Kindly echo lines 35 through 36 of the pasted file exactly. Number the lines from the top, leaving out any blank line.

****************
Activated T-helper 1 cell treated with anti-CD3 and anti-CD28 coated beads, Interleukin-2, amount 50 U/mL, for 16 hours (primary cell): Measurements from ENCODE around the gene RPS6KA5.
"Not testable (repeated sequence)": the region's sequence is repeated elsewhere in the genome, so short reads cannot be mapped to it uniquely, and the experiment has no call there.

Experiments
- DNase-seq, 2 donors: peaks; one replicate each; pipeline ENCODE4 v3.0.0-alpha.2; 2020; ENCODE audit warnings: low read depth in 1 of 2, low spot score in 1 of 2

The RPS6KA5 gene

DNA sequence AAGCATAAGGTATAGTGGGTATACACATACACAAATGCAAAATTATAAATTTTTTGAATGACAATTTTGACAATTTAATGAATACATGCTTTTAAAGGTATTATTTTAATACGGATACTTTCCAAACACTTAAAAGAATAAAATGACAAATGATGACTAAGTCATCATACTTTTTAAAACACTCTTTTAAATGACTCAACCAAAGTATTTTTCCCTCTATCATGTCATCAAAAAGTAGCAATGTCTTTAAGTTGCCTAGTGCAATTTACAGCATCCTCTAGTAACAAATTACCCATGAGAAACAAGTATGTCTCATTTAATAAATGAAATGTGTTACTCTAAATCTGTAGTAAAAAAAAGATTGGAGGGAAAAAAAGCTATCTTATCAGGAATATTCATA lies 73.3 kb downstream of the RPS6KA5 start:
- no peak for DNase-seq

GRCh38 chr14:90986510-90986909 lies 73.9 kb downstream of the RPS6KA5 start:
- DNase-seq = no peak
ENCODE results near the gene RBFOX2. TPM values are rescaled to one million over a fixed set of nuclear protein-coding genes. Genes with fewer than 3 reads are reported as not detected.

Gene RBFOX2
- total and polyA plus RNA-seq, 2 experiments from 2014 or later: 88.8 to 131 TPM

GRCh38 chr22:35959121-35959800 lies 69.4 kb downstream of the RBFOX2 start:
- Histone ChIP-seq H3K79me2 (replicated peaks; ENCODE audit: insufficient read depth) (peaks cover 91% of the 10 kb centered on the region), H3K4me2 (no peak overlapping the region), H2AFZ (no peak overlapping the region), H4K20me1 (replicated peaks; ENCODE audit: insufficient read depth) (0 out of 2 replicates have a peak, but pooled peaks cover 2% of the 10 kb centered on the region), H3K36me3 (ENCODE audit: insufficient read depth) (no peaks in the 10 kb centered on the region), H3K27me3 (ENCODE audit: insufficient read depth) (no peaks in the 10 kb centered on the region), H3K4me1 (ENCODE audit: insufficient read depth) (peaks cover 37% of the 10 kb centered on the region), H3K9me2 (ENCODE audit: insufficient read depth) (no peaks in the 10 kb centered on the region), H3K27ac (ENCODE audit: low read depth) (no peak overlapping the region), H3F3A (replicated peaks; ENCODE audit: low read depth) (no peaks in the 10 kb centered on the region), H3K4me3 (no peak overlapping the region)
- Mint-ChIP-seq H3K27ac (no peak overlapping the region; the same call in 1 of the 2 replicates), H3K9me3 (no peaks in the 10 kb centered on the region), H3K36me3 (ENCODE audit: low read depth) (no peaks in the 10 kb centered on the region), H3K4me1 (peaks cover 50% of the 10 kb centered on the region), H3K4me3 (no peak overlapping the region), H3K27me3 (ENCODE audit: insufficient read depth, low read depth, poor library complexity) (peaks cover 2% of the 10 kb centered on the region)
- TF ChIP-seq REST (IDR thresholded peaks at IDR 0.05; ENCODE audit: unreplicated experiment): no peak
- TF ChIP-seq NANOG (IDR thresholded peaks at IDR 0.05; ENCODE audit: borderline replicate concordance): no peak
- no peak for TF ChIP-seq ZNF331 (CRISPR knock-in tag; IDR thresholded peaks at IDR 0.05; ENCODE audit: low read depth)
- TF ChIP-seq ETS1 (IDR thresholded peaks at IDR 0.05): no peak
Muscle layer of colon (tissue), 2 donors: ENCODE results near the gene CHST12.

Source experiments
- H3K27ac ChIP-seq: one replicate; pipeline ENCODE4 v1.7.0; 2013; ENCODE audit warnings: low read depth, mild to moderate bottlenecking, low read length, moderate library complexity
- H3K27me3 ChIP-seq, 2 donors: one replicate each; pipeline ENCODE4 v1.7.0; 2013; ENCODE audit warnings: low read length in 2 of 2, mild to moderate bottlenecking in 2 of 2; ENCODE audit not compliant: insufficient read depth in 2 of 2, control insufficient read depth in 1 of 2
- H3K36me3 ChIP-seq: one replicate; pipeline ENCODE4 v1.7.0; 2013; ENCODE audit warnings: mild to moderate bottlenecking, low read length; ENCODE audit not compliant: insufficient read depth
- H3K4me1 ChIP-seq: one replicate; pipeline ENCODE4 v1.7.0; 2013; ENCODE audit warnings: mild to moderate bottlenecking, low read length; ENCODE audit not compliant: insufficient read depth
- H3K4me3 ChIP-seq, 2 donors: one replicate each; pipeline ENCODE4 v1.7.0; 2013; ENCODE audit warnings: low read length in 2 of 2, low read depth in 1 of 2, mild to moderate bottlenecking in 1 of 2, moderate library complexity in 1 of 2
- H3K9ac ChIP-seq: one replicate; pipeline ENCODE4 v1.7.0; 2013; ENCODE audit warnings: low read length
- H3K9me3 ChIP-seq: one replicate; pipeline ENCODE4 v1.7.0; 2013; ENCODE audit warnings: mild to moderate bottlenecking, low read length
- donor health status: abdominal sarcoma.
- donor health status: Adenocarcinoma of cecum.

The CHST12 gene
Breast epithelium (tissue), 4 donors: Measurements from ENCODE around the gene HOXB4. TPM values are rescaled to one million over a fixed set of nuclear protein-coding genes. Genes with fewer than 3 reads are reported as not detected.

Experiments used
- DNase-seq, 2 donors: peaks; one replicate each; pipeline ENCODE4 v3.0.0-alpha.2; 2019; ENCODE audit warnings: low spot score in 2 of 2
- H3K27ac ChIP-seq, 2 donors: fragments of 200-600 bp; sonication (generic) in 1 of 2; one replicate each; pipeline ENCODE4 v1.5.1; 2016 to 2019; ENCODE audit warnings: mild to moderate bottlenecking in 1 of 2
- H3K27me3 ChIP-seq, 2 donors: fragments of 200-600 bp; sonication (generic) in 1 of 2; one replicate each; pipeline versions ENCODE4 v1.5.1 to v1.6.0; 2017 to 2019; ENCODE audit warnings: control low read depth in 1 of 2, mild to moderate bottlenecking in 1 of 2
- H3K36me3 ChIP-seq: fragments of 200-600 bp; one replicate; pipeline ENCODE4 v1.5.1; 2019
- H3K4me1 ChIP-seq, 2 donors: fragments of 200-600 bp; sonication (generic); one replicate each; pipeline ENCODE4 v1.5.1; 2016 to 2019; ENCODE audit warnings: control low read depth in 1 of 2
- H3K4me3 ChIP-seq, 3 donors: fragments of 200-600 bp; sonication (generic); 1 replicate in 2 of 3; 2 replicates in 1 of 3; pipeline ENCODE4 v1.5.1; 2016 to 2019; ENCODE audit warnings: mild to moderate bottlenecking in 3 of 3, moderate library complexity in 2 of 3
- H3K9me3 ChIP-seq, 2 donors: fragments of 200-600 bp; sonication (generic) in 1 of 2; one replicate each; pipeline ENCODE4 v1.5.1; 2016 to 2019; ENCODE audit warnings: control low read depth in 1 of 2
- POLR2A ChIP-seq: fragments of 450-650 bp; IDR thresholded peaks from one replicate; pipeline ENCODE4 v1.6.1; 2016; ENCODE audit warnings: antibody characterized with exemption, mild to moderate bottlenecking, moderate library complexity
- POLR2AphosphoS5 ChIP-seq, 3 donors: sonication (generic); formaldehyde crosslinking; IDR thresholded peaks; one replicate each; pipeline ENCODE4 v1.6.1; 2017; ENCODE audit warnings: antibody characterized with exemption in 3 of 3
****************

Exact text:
- H3K27ac ChIP-seq, 2 donors: fragments of 200-600 bp; sonication (generic) in 1 of 2; one replicate each; pipeline ENCODE4 v1.5.1; 2016 to 2019; ENCODE audit warnings: mild to moderate bottlenecking in 1 of 2
- H3K27me3 ChIP-seq, 2 donors: fragments of 200-600 bp; sonication (generic) in 1 of 2; one replicate each; pipeline versions ENCODE4 v1.5.1 to v1.6.0; 2017 to 2019; ENCODE audit warnings: control low read depth in 1 of 2, mild to moderate bottlenecking in 1 of 2